More and more rational folks are beginning to see this blog as the propaganda mill that it is. I am as every bit opposed to people like Myers as I am opposed to the charlatans of organized religion.

  182. More and more rational folks are beginning to see this blog as the propaganda mill that it is. I am as every bit opposed to people like Myers as I am opposed to the charlatans of organized religion.

    Would you like a cookie?

  183. #183 Nerd of Redhead, OM
    May 1, 2009

    Yawn, more concern trolls like Um.No. who says nothing of interest. Get a life people, we are here to have fun, not obey your stupid ass troll wishes. Present your real evidence or go home. Vague claims =/= evidence.

  184. #184 Denis Alexander
    May 1, 2009

    Hummm….

    Religion correlates with torture.
    Animal cruelty correlates with child abuse (HSUS, PeTA)
    Has anyone looked at religion vs. child abuse?

  185. #185 skyotter
    May 1, 2009

    Has anyone looked at religion vs. child abuse?

    first hit on Google:
    http://www.nospank.net/bottoms.pdf

    Religious beliefs can foster, encourage, and justify child abuse, yet religious motivations for child abuse and neglect have been virtually ignored in social science research. In this paper, we compare victims’ retrospective reports of religion-related child physical abuse to other reported cases of child physical abuse. We describe in statistical detail the nature and circumstances of the abuse, characteristics of victims and perpetrators, and the spiritual and psychological impact of the abuse. Results indicate that although the basic characteristics of religion-related physical abuse are similar to nonreligion-related physical abuse, religion-related abuse has significantly more negative implications for its victims’ long-term psychological well-being.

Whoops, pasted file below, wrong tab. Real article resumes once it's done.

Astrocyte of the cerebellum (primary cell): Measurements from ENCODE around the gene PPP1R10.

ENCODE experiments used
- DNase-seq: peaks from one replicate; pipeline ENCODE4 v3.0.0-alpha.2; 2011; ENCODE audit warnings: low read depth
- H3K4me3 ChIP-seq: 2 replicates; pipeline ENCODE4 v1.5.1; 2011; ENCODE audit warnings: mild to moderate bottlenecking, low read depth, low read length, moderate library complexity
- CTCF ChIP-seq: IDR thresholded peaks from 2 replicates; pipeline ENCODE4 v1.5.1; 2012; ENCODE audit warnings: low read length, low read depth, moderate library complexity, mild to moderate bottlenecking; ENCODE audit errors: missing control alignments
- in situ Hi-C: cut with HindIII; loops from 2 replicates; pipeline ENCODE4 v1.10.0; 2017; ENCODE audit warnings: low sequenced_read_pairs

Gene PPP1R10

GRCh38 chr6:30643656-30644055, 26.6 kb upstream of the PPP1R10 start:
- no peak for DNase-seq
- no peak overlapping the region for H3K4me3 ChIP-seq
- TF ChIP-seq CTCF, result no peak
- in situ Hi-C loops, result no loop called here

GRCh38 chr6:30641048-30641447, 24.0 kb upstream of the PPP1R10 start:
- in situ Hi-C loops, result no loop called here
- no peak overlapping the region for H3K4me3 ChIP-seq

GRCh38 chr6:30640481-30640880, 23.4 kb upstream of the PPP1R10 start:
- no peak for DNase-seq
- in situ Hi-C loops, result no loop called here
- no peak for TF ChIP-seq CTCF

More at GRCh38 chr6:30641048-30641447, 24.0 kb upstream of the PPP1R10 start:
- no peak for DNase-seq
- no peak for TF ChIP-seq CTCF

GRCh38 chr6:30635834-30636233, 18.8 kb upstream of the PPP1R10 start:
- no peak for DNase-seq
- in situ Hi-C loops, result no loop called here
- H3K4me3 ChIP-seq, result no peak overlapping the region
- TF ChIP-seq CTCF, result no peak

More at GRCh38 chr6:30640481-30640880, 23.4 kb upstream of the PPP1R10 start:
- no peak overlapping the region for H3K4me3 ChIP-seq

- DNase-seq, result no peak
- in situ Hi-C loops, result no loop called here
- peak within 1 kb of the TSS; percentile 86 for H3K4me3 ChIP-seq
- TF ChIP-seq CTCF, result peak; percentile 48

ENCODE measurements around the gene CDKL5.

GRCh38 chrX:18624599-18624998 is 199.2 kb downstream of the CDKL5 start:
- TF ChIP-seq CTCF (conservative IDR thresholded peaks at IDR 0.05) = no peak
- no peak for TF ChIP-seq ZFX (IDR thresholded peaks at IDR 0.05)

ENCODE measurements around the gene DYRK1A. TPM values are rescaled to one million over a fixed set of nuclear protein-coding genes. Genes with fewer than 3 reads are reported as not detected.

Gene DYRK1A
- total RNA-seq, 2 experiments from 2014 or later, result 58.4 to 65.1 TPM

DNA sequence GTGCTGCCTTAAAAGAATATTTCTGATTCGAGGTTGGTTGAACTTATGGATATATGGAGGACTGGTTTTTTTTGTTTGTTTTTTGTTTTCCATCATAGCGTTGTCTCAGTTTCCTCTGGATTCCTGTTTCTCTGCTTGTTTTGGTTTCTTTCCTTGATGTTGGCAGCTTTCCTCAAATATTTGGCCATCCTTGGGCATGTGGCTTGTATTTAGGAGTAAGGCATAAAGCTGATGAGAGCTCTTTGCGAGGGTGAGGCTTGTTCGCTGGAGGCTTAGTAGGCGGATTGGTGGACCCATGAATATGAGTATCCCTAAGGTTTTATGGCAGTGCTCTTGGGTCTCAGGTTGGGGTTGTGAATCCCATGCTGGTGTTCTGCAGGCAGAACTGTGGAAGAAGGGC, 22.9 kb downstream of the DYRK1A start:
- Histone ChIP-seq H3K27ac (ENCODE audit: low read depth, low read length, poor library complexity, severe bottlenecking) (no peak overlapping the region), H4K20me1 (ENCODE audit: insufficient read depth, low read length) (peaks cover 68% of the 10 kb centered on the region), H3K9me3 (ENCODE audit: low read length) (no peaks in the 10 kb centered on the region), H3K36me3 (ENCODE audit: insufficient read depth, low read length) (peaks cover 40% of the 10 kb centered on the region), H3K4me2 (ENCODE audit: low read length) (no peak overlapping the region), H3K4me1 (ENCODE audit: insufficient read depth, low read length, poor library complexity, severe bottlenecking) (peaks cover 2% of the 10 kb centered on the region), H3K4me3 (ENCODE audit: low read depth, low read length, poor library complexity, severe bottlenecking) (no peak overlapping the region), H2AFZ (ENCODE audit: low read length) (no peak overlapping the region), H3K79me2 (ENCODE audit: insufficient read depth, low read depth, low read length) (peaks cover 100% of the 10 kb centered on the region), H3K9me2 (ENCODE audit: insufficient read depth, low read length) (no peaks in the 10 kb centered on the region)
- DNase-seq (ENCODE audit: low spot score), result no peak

186. #186 David
    May 1, 2009

    Posted by: Zombie Rev. BigDumbChimp

    sheesh people, use blockquoting.

    Thanks for the example Rev, will do.

  187. #187 OneHandClapping
    May 1, 2009

    RBDC said:

    sheesh people, use blockquoting.

    Whoa, weird. I read that as:

    sheep people, use blockquoting

  188. No problemo. It just makes it easier for everyone to read quotes.

  189. #189 David
    May 1, 2009

    Now I just want to know how you gave the example without the example showing up as a quote :-). Most forums use [quote]text here[/quote] but for obvious reasons when you explain it to someone else you have to write it something like ["quote"]text here[/"quote"] and then tell them not to use the “, otherwise they would not see the text because it actually would be quoted. Wny didn’t that happen with your example? OT, but I am eternally curious.

  190. you use the ASCII character translation to denote the < and >

    those are
    & l t ; = < (everything before the = )
    & g t ; = > (everything before the = )

    without spaces

    that’s kind of clear… i think

    without spaces

  191. #191 Nerd of Redhead, OM
    May 1, 2009

    David, BBS versus HTML.

  192. #192 nothing's sacred
    May 1, 2009

    It seems to me that people here are using such a loose definition of evidence that it is effectively meaningless.

    You have failed to provide in alternative definition, and you are misusing the word “meaningless”. Complaining that you don’t like something is not an argument that it is incorrect. The notion of evidence is inherently “loose” — evidence is something that leans toward a proposition, no matter how slightly. A piece of evidence is a component in a demonstration of a proposition, but it doesn’t generally determine the proposition. The “loose” definition is a dictionary definition, that is repeated in books on philosophy of science, and in the Wikipedia article: